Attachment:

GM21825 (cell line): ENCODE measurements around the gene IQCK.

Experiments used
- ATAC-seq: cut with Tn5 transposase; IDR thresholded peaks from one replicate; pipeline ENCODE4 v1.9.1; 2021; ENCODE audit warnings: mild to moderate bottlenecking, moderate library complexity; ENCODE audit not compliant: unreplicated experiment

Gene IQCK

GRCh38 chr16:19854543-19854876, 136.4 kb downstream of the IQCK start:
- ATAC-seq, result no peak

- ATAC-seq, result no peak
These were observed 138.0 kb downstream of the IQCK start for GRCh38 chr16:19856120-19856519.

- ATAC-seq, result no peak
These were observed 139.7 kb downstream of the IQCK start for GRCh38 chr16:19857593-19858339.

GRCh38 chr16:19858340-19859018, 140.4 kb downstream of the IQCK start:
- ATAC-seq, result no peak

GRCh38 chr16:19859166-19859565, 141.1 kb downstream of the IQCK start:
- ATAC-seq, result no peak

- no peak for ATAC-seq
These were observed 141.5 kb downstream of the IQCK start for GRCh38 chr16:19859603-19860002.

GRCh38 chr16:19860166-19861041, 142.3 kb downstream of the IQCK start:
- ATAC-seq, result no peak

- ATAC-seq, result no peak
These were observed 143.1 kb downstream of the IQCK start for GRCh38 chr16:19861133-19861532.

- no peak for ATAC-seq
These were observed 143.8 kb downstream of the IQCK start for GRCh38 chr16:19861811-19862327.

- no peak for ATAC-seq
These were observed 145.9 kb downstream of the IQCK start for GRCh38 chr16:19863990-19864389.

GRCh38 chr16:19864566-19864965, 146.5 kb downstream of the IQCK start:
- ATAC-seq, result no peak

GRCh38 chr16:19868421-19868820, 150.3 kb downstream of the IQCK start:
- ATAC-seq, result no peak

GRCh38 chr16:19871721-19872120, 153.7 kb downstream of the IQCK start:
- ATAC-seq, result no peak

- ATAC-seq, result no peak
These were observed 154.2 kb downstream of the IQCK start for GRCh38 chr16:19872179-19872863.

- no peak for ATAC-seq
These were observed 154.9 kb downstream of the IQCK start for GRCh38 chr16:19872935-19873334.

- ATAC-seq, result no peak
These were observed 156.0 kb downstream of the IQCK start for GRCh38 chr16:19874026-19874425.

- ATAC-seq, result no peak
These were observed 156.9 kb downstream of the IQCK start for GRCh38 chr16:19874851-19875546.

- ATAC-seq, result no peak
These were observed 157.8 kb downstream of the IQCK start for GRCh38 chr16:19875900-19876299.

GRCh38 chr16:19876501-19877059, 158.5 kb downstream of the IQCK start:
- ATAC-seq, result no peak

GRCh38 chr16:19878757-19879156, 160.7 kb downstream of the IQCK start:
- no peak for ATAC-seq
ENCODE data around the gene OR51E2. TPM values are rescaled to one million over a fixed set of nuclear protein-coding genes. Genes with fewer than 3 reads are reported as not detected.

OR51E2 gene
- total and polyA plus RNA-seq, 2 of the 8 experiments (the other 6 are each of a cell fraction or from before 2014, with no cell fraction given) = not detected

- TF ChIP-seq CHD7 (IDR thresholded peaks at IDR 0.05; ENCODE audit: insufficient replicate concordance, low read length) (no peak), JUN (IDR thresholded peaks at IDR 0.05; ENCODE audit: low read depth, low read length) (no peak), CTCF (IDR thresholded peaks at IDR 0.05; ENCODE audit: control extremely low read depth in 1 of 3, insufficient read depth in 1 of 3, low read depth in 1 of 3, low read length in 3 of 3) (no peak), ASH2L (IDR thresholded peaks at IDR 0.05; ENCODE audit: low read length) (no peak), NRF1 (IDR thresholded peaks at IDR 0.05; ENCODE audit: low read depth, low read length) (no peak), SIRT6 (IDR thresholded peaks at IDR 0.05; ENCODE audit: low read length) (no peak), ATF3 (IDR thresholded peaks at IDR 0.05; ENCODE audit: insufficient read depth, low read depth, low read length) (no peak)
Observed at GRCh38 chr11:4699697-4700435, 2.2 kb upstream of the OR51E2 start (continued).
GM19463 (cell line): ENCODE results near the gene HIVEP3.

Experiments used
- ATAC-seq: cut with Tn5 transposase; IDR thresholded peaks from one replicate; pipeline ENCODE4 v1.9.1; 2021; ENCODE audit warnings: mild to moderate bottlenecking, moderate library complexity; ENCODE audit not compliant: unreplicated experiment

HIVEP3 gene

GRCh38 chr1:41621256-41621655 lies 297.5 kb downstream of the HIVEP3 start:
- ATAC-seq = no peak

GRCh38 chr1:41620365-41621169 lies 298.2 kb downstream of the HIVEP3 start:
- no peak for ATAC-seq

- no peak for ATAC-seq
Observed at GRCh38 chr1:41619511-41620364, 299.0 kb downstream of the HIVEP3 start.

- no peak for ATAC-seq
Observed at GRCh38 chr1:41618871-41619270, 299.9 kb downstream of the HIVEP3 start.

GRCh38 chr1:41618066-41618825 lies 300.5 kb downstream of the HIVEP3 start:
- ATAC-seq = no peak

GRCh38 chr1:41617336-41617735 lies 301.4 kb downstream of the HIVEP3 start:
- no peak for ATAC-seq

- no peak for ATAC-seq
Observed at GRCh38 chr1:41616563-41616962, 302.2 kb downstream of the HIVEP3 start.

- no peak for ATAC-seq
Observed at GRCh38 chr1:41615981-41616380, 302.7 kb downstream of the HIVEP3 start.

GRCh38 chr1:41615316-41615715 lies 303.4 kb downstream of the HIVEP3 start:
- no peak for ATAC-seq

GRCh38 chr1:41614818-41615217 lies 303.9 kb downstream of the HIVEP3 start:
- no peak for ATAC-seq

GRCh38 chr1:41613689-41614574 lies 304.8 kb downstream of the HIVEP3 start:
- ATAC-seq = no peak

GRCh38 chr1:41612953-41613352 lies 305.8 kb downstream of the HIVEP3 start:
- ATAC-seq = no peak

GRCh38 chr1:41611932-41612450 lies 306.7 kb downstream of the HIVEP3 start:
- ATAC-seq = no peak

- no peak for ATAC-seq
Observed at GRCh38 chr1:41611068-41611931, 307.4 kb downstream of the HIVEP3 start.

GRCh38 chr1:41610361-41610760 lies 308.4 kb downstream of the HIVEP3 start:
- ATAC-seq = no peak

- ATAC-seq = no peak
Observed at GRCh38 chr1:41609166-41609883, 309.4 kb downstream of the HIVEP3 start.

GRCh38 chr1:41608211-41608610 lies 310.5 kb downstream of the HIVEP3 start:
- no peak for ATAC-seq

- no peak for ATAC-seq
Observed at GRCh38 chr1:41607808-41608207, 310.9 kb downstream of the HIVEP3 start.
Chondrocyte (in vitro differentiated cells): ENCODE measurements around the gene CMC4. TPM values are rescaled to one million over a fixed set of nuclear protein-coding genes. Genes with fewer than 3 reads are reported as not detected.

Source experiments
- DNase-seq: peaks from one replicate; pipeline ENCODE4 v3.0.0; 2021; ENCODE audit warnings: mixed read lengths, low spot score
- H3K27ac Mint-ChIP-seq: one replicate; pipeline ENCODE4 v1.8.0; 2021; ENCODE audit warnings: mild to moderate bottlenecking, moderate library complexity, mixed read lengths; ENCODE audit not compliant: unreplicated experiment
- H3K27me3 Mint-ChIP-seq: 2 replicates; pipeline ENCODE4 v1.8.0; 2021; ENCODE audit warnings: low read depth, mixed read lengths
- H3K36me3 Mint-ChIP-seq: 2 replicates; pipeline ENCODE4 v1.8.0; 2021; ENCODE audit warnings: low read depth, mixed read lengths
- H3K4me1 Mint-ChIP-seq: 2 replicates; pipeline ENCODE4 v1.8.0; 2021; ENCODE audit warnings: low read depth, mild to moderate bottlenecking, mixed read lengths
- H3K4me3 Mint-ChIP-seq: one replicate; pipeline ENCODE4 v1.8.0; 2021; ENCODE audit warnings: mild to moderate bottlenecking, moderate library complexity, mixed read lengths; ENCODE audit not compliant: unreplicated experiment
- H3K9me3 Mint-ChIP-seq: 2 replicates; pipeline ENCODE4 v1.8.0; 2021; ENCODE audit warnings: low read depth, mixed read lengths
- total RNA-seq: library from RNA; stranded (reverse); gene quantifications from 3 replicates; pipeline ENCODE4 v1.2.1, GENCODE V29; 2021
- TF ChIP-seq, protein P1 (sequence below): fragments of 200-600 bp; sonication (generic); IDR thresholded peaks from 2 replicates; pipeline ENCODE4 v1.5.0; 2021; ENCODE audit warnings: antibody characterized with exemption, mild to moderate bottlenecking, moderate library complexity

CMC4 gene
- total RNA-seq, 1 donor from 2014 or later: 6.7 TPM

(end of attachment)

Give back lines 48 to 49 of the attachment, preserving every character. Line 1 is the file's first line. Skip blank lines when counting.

- TF ChIP-seq CHD7 (IDR thresholded peaks at IDR 0.05; ENCODE audit: insufficient replicate concordance, low read length) (no peak), JUN (IDR thresholded peaks at IDR 0.05; ENCODE audit: low read depth, low read length) (no peak), CTCF (IDR thresholded peaks at IDR 0.05; ENCODE audit: control extremely low read depth in 1 of 3, insufficient read depth in 1 of 3, low read depth in 1 of 3, low read length in 3 of 3) (no peak), ASH2L (IDR thresholded peaks at IDR 0.05; ENCODE audit: low read length) (no peak), NRF1 (IDR thresholded peaks at IDR 0.05; ENCODE audit: low read depth, low read length) (no peak), SIRT6 (IDR thresholded peaks at IDR 0.05; ENCODE audit: low read length) (no peak), ATF3 (IDR thresholded peaks at IDR 0.05; ENCODE audit: insufficient read depth, low read depth, low read length) (no peak)
Observed at GRCh38 chr11:4699697-4700435, 2.2 kb upstream of the OR51E2 start (continued).